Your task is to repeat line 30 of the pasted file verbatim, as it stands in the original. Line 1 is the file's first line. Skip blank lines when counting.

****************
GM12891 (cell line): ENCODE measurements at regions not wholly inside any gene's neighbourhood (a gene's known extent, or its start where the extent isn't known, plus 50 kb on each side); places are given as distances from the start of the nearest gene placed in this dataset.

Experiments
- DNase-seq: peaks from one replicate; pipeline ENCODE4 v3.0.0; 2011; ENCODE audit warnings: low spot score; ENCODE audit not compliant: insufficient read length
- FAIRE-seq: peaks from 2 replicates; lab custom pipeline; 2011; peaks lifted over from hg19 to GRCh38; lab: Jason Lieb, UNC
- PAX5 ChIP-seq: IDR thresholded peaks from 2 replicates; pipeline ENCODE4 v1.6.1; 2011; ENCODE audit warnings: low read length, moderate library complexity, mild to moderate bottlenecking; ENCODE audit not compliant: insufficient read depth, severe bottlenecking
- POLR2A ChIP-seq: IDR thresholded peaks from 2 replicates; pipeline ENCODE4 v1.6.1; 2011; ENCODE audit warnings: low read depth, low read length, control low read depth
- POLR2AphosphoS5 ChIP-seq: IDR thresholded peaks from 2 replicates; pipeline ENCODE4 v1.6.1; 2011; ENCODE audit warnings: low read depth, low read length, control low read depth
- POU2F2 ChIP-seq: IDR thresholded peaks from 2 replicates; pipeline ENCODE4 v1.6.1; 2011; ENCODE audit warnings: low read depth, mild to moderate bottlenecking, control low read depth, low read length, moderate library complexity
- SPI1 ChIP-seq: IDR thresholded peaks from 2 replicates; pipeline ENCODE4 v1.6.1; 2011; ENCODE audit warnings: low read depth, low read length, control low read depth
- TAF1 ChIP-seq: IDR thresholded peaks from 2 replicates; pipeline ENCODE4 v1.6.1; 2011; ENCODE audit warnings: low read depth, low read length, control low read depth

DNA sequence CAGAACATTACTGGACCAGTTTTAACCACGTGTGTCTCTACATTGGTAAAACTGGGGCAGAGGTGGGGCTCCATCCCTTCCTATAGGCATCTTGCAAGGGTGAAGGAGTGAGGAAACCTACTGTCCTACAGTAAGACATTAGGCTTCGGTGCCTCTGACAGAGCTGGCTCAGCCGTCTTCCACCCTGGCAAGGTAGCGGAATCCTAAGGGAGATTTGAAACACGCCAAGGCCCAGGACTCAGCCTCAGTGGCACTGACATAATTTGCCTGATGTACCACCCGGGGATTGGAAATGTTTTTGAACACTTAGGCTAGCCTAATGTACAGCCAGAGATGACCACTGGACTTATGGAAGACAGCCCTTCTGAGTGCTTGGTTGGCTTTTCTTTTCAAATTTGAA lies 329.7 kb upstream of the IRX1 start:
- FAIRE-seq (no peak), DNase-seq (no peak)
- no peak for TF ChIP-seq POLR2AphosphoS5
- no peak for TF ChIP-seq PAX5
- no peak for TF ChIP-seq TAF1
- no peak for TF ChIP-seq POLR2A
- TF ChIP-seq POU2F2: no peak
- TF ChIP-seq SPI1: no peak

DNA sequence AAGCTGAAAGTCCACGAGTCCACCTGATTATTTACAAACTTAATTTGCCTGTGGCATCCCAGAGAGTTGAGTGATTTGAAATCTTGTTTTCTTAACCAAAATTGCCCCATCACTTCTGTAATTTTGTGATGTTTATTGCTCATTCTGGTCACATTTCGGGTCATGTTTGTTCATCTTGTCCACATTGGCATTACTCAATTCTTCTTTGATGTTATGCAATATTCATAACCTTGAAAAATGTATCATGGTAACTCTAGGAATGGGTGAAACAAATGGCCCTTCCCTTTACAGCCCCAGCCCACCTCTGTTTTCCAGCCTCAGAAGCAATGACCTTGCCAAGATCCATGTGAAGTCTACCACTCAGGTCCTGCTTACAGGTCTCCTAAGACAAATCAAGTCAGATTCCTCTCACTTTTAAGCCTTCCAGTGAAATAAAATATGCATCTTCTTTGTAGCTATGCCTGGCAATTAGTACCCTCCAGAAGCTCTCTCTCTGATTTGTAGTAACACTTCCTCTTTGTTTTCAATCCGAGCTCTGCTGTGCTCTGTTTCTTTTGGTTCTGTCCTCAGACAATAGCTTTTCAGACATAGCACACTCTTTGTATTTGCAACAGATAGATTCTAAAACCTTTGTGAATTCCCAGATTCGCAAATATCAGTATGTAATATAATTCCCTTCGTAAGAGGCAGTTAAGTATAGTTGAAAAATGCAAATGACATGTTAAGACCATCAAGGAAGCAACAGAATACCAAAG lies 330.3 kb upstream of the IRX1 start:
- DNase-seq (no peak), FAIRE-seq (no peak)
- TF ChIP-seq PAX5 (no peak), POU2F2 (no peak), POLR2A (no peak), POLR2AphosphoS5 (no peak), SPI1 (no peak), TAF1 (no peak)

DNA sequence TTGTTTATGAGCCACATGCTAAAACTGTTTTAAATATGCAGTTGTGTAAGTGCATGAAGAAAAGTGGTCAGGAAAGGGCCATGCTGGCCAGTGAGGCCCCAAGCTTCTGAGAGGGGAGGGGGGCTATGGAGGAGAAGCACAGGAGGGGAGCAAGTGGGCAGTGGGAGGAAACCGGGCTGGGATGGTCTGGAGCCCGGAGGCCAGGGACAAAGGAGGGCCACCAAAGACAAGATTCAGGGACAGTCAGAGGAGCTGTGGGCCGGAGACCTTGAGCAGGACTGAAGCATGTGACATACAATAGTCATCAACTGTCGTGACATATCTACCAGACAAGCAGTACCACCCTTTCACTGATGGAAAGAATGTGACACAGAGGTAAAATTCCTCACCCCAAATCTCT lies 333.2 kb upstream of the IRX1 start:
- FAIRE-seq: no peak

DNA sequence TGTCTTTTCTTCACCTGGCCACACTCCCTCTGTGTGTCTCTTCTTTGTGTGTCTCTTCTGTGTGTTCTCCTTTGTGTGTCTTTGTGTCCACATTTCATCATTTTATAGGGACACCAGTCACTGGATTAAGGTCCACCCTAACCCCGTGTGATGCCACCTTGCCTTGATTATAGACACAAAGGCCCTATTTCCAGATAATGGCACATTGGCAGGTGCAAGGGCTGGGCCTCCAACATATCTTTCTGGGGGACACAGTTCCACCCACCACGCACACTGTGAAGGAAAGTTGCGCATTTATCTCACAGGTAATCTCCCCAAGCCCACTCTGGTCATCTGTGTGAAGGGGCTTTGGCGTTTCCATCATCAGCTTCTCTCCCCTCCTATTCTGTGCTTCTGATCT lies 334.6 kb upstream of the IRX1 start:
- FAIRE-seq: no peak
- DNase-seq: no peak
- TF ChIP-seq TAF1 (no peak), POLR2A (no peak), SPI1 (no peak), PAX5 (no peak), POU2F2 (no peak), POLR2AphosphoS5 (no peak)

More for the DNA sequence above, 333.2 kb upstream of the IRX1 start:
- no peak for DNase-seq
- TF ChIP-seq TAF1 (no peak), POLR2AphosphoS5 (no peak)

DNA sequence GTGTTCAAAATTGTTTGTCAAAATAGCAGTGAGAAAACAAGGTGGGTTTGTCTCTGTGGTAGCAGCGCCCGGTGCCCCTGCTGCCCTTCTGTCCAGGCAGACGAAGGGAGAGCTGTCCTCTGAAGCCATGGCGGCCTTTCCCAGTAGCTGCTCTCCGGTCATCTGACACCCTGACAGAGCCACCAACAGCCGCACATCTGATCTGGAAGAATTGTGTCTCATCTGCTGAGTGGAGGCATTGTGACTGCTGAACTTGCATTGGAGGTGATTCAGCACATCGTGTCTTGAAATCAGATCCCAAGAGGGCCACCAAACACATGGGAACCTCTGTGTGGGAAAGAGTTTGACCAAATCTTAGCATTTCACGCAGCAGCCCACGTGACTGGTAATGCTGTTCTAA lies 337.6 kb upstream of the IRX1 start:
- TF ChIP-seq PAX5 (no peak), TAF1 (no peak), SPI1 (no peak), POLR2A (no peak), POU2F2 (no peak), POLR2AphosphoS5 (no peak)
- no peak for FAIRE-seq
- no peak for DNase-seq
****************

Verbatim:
- TF ChIP-seq TAF1 (no peak), POLR2AphosphoS5 (no peak)